How do you see the post-pandemic landscape shaping up for the digital infrastructure industry?
If the past year and a half has taught us anything, it’s that there’s never been a more critical time for mobility, broadband, cloud, and building the 21st century platform for innovation. Reliable connectivity has become an essential part of the way we live, work, and play. There is so much opportunity out there for our industry to capitalize on the pervasiveness of connectivity and the potential for all that is to come with 5G.
Take healthcare and the recent shift to telemedicine. Thanks to advances made in the videoconferencing space, we will never sit in a doctor’s office the same way again. We recently launched BlueJeans Telehealth, a secure, HIPAA-ready, mobile-friendly, virtual visit experience for providers and patients in the US with plans to expand internationally next year. Furthermore, thanks to 5G, we also are seeing impressive innovation already in the medical field, like enhanced diagnostics that can help with a diagnosis in fractions of a second. The very nature of healthcare is evolving right in front of our eyes. That’s just one use case, but across every industry-healthcare, retail, automotive, or manufacturing-this trend toward impressive innovation powered by connectivity is what will continue to be top of mind.
Separately, two hallmarks of the pandemic that will stay with us for some time are uncertainty as a certainty and the importance of mental health. The two are, in many ways, inextricably linked and pose both great challenge and great opportunity to us as leaders-and as human beings. I know for certain that, as we move forward into 2022, it will continue to be important to check in with ourselves and those around us on a regular basis, to take moments to focus on what makes us grateful, and to create moments that matter, with the people who matter.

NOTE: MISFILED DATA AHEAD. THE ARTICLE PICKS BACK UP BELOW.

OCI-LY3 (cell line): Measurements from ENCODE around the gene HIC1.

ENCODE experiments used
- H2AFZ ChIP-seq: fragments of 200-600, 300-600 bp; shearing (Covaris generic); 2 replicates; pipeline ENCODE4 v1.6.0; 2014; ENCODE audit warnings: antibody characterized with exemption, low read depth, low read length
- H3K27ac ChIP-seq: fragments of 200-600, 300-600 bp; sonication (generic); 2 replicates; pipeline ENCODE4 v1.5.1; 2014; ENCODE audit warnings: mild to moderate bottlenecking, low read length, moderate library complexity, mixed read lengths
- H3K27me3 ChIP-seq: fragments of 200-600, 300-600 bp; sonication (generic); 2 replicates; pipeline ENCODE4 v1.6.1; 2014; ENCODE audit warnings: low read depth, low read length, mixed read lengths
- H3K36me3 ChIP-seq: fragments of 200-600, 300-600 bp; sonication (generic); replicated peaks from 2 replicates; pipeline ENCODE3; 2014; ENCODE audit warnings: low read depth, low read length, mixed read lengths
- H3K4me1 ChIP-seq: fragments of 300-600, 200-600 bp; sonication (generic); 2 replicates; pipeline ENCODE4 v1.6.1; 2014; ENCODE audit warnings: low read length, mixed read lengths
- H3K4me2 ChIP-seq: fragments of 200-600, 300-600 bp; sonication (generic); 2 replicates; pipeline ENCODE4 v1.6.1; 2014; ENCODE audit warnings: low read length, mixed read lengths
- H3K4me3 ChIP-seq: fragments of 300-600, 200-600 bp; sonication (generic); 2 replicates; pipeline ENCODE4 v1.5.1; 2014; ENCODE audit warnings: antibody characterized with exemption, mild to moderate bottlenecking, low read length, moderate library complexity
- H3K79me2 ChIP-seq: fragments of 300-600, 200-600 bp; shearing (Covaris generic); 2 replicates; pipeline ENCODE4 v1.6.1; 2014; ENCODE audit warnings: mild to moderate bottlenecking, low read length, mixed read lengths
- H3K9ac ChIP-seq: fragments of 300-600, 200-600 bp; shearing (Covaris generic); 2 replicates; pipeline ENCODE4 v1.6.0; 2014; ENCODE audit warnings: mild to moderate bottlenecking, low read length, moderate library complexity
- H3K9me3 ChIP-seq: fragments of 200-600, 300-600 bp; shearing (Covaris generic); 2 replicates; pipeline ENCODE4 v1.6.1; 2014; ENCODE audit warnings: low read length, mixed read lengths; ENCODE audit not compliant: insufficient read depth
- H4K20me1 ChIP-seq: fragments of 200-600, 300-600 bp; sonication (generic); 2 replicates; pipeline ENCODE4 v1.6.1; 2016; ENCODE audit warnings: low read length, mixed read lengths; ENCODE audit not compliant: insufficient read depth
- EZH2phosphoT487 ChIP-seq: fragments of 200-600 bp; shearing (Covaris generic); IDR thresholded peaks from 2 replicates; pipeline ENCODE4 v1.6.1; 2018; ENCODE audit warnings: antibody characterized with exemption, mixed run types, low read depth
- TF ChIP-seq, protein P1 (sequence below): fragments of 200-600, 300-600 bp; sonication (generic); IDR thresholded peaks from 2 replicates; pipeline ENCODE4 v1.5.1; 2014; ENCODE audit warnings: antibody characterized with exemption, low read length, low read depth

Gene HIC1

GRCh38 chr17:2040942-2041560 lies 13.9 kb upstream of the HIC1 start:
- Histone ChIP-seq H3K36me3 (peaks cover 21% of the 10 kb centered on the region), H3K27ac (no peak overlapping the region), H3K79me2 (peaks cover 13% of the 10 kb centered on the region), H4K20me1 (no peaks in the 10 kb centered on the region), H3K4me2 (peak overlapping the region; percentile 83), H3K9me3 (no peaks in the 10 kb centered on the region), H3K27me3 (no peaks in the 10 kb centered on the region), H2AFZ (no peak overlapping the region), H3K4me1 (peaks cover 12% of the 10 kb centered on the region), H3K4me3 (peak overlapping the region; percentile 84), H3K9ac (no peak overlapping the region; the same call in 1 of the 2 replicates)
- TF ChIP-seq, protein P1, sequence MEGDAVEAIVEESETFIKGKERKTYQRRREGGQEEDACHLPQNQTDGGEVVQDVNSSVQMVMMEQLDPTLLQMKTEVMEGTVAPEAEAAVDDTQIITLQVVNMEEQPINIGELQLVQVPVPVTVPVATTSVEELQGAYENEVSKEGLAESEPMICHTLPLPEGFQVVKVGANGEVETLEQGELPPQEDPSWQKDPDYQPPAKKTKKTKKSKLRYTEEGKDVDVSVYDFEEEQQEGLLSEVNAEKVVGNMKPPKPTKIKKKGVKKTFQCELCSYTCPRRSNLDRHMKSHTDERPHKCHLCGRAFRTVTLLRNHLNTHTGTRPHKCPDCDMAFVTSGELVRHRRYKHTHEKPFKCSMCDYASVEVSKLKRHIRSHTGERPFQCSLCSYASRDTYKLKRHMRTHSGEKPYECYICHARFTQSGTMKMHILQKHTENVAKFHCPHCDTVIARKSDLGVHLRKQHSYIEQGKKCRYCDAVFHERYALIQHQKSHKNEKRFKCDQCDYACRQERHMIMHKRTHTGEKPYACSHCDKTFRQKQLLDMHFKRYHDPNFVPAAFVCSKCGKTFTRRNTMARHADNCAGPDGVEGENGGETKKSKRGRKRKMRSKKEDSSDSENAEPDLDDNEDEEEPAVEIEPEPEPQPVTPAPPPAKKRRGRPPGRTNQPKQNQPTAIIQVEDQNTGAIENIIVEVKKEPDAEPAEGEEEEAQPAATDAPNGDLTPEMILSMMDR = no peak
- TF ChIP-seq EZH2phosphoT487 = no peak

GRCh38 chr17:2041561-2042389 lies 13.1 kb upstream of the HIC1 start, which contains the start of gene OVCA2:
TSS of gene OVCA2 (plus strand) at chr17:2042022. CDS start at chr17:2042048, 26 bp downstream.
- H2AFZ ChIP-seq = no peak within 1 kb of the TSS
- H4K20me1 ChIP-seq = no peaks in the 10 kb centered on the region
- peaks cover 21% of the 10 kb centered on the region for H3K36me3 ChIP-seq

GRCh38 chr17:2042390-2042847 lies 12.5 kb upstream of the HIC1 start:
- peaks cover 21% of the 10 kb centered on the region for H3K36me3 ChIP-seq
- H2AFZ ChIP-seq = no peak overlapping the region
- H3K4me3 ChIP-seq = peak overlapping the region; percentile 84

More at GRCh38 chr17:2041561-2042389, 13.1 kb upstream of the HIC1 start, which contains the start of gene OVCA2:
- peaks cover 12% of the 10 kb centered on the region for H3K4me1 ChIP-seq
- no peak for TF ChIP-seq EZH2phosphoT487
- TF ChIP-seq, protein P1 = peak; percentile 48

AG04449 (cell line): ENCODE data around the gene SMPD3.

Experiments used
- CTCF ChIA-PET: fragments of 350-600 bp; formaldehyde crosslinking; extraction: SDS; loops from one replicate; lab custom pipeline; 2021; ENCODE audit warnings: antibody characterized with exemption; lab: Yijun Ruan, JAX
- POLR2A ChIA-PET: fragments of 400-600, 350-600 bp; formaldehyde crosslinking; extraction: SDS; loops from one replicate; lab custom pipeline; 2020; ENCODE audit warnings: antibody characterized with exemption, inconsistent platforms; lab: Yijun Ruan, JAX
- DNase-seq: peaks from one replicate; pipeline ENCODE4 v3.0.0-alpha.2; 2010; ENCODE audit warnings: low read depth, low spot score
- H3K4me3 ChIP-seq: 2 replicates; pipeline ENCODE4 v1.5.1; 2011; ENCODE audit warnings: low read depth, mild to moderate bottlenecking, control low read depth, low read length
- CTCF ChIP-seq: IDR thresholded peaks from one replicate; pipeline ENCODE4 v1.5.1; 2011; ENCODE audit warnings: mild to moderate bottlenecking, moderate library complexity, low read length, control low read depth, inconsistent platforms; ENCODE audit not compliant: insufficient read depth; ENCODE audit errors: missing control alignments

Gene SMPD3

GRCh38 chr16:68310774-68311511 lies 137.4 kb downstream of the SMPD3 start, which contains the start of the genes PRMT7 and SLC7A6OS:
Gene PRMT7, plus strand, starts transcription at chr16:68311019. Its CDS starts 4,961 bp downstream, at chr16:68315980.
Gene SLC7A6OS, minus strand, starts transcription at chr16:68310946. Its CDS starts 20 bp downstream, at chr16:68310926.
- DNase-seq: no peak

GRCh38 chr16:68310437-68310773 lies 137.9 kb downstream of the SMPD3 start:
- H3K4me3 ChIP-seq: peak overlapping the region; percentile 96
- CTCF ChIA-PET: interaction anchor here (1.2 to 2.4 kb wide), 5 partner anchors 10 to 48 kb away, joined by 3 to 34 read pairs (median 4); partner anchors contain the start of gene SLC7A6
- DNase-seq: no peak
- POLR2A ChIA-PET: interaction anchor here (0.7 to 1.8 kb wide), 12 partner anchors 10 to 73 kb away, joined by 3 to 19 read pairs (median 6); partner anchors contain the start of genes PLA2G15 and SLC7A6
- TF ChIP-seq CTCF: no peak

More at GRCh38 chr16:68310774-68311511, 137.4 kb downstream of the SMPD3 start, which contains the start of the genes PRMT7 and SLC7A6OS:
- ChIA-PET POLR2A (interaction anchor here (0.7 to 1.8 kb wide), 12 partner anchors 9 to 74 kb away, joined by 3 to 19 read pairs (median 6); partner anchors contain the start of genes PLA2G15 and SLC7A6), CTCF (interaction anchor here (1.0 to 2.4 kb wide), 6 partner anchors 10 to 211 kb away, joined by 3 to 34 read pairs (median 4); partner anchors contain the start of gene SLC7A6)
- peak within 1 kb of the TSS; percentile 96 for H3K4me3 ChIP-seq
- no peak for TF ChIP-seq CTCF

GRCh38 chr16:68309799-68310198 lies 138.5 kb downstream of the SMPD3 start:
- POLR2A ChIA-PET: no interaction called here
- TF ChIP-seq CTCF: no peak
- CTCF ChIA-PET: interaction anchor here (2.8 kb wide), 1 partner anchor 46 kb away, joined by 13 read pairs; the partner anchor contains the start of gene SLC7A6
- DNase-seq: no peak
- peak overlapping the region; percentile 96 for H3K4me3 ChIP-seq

As a successful woman leader, what message do you have for young women who are looking to join this industry?
Raise your hand, take a risk, and believe you can! I also would encourage all young professionals to have open conversations that focus on how we attract, develop, and maintain women in our industry’s workforce. I’ve spent a large portion of my career advocating for women in tech and telecommunications, and now the conversation is more critical than ever. This dialogue is pivotal to ensuring we don’t lose momentum toward creating workplaces that welcome all and ensure everyone has the tools, resources, and support they need to succeed. It is so important that we continue the discussion while taking actionable steps to measure our progress. We must continue to put this conversation front and center, bring men into the discussion, challenge ourselves, find mentors, and identify mentees.